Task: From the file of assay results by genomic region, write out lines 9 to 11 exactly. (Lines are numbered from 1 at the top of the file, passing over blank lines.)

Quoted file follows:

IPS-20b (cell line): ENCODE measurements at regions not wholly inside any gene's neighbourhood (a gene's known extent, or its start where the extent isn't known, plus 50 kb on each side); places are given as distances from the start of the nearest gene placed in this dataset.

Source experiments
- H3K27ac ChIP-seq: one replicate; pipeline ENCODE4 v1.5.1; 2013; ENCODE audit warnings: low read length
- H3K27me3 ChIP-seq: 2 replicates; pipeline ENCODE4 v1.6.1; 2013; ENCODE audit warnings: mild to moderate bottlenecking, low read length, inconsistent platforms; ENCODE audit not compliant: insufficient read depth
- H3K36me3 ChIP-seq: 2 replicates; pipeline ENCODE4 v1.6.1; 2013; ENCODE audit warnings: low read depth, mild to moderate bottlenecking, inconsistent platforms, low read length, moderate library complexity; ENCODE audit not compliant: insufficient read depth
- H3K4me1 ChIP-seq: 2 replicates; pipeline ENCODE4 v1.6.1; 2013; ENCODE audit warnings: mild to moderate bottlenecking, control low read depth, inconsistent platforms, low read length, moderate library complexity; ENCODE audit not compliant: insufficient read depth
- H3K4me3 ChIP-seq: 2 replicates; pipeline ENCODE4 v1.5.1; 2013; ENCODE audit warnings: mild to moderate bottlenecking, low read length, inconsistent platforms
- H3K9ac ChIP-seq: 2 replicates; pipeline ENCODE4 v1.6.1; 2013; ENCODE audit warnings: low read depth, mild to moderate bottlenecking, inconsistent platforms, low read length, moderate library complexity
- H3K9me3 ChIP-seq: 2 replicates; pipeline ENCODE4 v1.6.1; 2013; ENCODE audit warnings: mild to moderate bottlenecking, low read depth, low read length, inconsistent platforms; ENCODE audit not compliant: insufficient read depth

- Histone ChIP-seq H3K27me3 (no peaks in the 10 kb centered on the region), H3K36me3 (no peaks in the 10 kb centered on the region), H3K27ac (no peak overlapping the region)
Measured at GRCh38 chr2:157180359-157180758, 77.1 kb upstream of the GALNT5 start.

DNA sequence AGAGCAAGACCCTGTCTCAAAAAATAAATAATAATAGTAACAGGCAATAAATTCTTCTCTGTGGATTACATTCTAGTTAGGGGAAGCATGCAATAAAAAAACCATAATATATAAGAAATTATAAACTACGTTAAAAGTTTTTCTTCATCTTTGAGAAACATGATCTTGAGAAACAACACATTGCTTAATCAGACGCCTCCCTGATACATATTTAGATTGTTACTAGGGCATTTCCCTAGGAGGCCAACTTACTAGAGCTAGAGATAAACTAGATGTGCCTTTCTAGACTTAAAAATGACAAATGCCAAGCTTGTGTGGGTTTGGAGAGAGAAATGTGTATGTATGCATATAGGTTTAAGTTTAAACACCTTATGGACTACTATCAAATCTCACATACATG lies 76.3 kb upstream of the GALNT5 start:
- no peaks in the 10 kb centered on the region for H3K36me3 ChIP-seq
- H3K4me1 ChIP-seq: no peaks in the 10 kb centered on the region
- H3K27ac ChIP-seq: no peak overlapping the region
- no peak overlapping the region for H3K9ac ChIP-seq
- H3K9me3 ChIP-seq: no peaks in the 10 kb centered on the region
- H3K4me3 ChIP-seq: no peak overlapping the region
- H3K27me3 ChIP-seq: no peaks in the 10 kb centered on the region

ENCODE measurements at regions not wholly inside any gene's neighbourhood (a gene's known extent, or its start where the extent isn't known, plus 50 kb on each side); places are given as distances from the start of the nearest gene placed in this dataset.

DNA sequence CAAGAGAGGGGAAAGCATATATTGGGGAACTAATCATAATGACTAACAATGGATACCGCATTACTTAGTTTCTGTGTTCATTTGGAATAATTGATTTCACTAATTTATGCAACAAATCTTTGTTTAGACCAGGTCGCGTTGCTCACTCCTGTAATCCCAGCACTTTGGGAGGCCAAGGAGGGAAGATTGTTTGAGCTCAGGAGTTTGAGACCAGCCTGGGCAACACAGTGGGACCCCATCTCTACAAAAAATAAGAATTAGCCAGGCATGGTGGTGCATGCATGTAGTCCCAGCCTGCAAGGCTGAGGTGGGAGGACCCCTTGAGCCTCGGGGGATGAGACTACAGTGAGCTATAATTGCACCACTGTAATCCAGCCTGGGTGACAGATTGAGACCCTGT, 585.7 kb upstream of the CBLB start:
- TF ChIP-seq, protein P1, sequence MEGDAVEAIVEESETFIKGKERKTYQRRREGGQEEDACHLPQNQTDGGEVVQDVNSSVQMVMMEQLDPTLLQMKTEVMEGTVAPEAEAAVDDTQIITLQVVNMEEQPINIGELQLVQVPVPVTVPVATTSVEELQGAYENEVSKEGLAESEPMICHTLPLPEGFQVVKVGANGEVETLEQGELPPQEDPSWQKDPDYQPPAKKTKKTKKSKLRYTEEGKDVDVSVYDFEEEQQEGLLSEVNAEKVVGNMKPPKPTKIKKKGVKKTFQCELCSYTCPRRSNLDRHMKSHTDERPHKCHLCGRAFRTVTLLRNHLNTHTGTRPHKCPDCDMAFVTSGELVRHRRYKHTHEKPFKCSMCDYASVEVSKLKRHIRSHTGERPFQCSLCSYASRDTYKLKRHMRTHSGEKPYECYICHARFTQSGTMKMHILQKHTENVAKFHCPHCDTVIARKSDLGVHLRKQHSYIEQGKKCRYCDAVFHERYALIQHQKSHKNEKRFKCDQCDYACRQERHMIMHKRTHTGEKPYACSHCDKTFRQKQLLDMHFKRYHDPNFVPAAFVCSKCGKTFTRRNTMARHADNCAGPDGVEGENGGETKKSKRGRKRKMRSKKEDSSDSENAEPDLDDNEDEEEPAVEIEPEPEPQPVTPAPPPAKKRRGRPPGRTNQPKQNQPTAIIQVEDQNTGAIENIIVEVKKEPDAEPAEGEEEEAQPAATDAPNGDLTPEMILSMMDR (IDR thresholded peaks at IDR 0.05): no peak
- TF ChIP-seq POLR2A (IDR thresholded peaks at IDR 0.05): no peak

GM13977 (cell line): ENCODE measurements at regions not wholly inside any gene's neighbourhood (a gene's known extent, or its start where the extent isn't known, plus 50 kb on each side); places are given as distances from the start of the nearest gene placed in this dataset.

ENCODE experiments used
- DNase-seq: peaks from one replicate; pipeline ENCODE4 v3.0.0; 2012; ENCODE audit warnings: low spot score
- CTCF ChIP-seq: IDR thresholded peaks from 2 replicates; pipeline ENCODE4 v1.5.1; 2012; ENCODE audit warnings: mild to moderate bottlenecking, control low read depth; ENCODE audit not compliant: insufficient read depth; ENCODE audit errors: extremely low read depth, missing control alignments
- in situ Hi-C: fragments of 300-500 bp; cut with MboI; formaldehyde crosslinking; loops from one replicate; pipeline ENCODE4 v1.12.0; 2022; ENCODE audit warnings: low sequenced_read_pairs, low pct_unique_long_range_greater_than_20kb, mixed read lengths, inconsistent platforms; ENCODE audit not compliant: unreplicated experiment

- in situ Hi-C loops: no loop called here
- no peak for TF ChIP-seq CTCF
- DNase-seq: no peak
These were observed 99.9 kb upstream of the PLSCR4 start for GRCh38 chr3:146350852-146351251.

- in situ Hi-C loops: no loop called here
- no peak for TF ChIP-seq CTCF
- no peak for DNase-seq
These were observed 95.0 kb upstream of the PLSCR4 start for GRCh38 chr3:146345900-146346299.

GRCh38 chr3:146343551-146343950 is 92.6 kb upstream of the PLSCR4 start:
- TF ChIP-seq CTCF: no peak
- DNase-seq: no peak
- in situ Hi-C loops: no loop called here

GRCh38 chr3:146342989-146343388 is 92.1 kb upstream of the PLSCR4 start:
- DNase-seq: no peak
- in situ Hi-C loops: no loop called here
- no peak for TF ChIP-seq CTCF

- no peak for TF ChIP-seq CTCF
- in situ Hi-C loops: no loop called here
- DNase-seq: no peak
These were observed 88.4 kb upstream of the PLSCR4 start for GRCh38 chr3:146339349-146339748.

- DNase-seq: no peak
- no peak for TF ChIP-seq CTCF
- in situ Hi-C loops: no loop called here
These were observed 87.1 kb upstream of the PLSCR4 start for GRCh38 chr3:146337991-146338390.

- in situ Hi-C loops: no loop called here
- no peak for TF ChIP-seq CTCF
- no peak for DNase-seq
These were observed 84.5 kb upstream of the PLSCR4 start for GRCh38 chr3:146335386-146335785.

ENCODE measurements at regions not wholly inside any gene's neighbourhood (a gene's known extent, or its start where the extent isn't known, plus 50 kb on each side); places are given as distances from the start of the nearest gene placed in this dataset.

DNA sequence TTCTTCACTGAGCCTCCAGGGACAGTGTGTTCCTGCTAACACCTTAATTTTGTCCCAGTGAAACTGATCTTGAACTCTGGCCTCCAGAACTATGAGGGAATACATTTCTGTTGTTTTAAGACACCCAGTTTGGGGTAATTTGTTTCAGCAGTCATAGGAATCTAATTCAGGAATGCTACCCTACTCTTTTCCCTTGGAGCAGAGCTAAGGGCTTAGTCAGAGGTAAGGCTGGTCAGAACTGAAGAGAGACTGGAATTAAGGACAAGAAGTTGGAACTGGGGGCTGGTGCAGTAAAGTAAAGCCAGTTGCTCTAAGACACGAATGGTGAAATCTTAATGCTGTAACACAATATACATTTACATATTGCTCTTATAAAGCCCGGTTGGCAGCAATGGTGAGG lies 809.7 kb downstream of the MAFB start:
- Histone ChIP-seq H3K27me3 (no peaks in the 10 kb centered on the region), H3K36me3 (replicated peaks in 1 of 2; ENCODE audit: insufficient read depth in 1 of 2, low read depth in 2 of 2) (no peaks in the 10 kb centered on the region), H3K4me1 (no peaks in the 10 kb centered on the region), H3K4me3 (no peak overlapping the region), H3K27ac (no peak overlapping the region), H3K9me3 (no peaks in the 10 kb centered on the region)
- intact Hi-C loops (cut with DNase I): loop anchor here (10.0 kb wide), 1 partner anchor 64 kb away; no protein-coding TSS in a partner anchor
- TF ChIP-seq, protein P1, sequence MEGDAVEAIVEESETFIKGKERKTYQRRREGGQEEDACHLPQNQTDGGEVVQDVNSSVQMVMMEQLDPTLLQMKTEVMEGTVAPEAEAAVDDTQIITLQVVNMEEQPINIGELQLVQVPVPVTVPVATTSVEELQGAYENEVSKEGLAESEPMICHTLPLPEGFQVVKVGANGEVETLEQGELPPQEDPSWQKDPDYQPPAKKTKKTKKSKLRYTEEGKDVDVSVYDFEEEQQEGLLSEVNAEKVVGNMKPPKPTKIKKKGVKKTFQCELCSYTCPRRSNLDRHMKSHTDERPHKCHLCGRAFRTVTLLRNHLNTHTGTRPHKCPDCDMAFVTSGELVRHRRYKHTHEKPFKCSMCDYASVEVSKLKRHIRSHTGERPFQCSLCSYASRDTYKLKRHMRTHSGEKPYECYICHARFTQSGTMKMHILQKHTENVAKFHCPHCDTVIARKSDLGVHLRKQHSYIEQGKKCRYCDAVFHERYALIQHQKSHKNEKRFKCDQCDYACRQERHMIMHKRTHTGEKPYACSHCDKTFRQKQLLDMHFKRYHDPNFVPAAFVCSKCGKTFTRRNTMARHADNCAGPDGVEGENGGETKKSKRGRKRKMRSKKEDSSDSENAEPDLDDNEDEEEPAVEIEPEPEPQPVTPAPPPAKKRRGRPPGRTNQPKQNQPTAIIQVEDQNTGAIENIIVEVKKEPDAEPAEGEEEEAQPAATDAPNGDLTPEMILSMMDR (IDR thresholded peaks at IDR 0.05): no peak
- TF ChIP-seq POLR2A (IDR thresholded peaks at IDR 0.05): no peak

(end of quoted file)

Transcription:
- H3K9me3 ChIP-seq: 2 replicates; pipeline ENCODE4 v1.6.1; 2013; ENCODE audit warnings: mild to moderate bottlenecking, low read depth, low read length, inconsistent platforms; ENCODE audit not compliant: insufficient read depth

- Histone ChIP-seq H3K27me3 (no peaks in the 10 kb centered on the region), H3K36me3 (no peaks in the 10 kb centered on the region), H3K27ac (no peak overlapping the region)
Measured at GRCh38 chr2:157180359-157180758, 77.1 kb upstream of the GALNT5 start.